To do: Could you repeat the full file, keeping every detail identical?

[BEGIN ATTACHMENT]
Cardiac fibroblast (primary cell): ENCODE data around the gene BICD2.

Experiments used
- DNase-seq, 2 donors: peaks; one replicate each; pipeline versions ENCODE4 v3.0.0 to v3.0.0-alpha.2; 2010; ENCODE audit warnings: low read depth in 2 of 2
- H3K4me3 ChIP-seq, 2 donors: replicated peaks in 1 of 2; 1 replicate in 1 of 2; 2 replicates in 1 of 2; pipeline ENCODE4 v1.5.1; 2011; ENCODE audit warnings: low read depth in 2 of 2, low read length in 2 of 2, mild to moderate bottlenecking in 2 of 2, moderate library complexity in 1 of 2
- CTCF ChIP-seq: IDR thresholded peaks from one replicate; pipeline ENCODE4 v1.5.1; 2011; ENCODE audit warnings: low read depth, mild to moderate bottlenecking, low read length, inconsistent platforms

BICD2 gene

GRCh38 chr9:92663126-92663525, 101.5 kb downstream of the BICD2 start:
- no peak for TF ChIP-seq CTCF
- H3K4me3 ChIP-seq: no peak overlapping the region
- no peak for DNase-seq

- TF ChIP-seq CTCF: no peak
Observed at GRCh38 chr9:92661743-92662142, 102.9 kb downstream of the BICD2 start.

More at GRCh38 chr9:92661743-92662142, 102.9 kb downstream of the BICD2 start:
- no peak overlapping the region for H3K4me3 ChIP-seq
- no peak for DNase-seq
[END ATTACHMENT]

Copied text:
Cardiac fibroblast (primary cell): ENCODE data around the gene BICD2.

Experiments used
- DNase-seq, 2 donors: peaks; one replicate each; pipeline versions ENCODE4 v3.0.0 to v3.0.0-alpha.2; 2010; ENCODE audit warnings: low read depth in 2 of 2
- H3K4me3 ChIP-seq, 2 donors: replicated peaks in 1 of 2; 1 replicate in 1 of 2; 2 replicates in 1 of 2; pipeline ENCODE4 v1.5.1; 2011; ENCODE audit warnings: low read depth in 2 of 2, low read length in 2 of 2, mild to moderate bottlenecking in 2 of 2, moderate library complexity in 1 of 2
- CTCF ChIP-seq: IDR thresholded peaks from one replicate; pipeline ENCODE4 v1.5.1; 2011; ENCODE audit warnings: low read depth, mild to moderate bottlenecking, low read length, inconsistent platforms

BICD2 gene

GRCh38 chr9:92663126-92663525, 101.5 kb downstream of the BICD2 start:
- no peak for TF ChIP-seq CTCF
- H3K4me3 ChIP-seq: no peak overlapping the region
- no peak for DNase-seq

- TF ChIP-seq CTCF: no peak
Observed at GRCh38 chr9:92661743-92662142, 102.9 kb downstream of the BICD2 start.

More at GRCh38 chr9:92661743-92662142, 102.9 kb downstream of the BICD2 start:
- no peak overlapping the region for H3K4me3 ChIP-seq
- no peak for DNase-seq